Can South Sudan reunite to create a shared vision for the future?

The 9th of July is the date that South Sudan will come into being as a new country. With less than two months to go the South’s leadership are debating the country’s future constitution and development experts are discussing what the priorities of the new country should be.

South Sudan (Creative Commons bartpogoda)
Developmental economist Abhijit Banerjee recently suggested South Sudan could trial a health insurance policy and a cash giving programme to alleviate poverty. While interesting suggestions Chris Blattman points out; in a new and fragile nation, with little bureaucratic capacity successful implementation of such policies may be too great a burden. Before such interesting poverty alleviating policies could be successfully enacted physical and bureaucratic infrastructure needs to be in place. Blattman also notes the importance of increased stability and reduced conflict in Sudan in order to successfully carry out poverty alleviation.

The UN believes there are now seven rebel groups in the south looking to overthrow the government. Reports of conflict and death are becoming an almost weekly occurrence. This conflict undermines attempts at poverty alleviation and the promotion human development in South Sudan. The US, UK and Norway recently recognised the need to ensure increased stability in Sudan. A joint statement from USAID’s administrator, Rajiv Shah, with UK and Norwegian development Ministers Andrew Mitchell and Erik Solheim, promised to support stability and spoke of the need to foster economic growth in the region.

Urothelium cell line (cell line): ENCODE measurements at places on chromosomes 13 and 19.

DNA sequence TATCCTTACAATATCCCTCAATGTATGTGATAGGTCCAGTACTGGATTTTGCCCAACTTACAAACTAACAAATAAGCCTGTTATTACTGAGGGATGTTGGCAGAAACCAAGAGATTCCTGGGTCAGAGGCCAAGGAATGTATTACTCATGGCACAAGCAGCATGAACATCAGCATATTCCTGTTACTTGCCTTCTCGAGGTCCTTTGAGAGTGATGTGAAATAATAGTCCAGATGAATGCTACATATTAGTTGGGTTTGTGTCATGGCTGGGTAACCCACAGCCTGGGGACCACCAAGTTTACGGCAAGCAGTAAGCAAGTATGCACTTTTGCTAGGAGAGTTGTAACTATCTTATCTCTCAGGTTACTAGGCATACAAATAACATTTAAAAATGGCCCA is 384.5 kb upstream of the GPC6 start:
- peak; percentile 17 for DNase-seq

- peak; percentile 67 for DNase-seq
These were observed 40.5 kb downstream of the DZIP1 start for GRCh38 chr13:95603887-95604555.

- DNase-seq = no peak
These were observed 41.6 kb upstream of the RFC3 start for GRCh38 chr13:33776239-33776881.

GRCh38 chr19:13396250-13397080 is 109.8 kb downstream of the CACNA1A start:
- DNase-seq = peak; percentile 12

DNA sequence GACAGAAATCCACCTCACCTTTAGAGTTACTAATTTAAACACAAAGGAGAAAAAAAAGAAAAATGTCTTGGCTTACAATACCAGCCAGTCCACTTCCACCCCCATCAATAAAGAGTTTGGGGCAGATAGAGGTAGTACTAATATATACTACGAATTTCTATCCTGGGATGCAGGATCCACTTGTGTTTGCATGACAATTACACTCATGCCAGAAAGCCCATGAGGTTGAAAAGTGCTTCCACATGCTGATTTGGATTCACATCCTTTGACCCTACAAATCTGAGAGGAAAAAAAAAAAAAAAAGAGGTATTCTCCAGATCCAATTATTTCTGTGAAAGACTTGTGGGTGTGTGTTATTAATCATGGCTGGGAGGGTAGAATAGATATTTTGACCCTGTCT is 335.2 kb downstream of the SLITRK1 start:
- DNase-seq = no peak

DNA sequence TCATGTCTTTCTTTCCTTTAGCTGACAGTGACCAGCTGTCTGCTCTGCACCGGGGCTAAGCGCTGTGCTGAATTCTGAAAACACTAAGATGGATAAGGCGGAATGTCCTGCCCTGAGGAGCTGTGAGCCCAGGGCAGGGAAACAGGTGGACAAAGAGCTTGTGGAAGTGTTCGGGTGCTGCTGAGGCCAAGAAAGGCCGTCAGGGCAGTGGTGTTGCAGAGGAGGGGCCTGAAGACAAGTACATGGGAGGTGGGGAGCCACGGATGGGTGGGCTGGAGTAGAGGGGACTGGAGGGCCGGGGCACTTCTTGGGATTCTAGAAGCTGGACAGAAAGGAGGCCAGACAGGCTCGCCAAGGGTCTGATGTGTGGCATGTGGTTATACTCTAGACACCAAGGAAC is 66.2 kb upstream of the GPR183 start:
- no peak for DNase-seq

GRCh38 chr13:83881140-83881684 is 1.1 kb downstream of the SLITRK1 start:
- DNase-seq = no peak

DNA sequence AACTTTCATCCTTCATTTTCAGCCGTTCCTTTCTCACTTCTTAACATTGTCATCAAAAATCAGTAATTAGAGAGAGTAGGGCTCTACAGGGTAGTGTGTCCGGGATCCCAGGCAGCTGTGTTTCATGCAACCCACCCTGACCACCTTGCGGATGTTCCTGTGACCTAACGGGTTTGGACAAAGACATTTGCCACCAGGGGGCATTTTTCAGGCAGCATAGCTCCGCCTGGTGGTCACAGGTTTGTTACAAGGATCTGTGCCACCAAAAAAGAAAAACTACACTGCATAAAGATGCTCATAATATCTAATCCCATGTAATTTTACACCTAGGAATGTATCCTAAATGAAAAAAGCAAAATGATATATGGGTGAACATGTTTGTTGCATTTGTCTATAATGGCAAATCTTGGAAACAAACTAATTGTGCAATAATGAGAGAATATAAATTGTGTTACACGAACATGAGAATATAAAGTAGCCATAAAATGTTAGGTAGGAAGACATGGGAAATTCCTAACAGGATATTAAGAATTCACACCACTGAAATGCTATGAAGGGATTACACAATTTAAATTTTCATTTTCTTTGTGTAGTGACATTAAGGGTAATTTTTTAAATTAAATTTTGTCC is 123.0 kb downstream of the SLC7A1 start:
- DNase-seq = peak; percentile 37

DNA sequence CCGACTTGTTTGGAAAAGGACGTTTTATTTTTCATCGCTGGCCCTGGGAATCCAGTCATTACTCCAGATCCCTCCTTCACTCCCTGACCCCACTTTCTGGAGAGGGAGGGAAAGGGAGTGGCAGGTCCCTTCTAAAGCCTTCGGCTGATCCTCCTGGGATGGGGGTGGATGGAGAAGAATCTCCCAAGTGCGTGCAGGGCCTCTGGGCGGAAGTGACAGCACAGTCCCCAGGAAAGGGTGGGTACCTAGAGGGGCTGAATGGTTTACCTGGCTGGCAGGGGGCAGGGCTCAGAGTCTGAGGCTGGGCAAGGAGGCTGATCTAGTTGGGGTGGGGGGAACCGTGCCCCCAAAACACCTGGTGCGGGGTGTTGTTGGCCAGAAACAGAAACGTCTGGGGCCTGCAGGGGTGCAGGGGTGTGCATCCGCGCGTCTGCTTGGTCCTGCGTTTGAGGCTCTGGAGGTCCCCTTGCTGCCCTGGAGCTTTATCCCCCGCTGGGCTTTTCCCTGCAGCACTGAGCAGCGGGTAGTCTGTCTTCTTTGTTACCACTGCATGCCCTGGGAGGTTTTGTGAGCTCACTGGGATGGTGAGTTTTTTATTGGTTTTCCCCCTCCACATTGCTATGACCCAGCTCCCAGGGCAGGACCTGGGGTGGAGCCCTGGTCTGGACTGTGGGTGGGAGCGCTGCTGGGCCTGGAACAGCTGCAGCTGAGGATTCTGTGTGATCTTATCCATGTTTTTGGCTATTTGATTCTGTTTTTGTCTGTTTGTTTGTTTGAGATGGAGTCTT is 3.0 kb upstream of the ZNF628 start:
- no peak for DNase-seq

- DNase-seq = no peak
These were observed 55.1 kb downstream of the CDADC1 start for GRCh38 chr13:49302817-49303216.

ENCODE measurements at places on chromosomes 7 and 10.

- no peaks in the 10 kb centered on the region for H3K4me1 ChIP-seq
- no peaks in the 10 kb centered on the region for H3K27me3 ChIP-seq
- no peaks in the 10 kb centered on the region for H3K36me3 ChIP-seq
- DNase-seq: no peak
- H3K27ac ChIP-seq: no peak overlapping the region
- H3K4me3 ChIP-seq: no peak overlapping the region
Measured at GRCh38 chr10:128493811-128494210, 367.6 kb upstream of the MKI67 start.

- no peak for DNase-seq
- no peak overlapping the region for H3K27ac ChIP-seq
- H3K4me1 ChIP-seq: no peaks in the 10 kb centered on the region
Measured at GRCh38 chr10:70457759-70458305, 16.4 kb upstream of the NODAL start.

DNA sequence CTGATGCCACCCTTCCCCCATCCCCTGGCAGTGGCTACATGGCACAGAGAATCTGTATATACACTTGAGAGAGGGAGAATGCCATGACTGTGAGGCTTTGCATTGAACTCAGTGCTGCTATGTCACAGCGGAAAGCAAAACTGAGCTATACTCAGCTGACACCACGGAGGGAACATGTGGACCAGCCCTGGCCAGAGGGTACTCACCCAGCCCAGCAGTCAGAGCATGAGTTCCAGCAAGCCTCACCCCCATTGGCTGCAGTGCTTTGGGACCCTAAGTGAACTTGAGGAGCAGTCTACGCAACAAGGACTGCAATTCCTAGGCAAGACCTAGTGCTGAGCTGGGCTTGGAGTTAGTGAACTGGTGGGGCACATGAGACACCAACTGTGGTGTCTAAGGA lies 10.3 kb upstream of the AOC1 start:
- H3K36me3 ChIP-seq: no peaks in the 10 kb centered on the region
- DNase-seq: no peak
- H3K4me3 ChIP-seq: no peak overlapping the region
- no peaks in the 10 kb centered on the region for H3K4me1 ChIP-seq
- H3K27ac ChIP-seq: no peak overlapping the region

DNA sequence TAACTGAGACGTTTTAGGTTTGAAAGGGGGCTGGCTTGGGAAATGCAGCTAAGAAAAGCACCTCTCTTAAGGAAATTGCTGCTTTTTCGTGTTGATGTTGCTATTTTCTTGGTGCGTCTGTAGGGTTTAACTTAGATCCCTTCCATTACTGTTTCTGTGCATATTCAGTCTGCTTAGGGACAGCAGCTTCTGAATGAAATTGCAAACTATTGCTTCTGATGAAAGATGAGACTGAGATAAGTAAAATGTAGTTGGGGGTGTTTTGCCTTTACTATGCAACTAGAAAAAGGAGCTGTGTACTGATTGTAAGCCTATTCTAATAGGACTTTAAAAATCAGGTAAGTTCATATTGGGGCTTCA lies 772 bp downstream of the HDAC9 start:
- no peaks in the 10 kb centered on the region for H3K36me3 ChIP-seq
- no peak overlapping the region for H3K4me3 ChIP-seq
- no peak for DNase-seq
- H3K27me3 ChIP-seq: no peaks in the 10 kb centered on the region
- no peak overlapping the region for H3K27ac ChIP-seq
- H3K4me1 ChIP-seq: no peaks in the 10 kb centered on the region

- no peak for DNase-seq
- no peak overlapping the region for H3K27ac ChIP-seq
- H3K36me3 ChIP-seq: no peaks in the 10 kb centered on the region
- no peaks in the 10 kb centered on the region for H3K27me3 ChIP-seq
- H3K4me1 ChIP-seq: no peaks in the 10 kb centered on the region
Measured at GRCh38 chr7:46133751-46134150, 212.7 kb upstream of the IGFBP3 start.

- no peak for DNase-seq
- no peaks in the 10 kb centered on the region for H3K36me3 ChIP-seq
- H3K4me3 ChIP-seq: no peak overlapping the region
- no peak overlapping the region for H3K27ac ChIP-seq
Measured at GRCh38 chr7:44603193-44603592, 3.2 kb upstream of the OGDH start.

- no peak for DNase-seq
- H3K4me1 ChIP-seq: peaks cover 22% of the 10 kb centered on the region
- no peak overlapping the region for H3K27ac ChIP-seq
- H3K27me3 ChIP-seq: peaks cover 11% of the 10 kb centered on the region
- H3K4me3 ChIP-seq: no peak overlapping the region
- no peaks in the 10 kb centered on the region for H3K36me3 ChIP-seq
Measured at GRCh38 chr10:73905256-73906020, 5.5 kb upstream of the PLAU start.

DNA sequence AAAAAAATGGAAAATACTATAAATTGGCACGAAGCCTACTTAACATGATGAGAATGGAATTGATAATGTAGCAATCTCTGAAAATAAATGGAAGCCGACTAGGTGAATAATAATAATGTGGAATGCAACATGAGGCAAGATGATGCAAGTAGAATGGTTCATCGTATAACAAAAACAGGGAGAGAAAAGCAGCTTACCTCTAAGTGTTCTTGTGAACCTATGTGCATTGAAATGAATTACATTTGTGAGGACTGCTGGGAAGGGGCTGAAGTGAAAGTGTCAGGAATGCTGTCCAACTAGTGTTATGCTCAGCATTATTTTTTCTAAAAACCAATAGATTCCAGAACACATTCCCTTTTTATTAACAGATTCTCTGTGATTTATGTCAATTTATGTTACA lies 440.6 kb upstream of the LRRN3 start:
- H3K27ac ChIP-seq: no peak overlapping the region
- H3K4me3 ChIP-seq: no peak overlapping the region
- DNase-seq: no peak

However the unfortunate reality is that discussions about South Sudan’s next steps and what is needed should have been resolved already. In an ideal scenario South Sudan should be in the process of implementing its development strategy already, not debating its content whilst fighting internal conflicts. The sustained failure to resolve many of the long standing disputes between the north and the south, such as border demarcation, also remains deeply worrying…..

Luckily there is still some time left to address the issues and unify the south.

This week’s anniversary celebrations of the formation of the South’s Sudan People Liberation Movement’s should be used to remind the Southern Sudanese people of their shared vision for a new country and bring the people back together around this unifying idea. Internal conflicts need to be put aside and the south must be encouraged to work together and also work in successful cooperation with the north. International advice, training and administrative assistance can help support this process so that by the 9th of July the Southern Sudanese people have a shared vision for the future.

Photo: South Sudan (Creative Commons bartpogoda)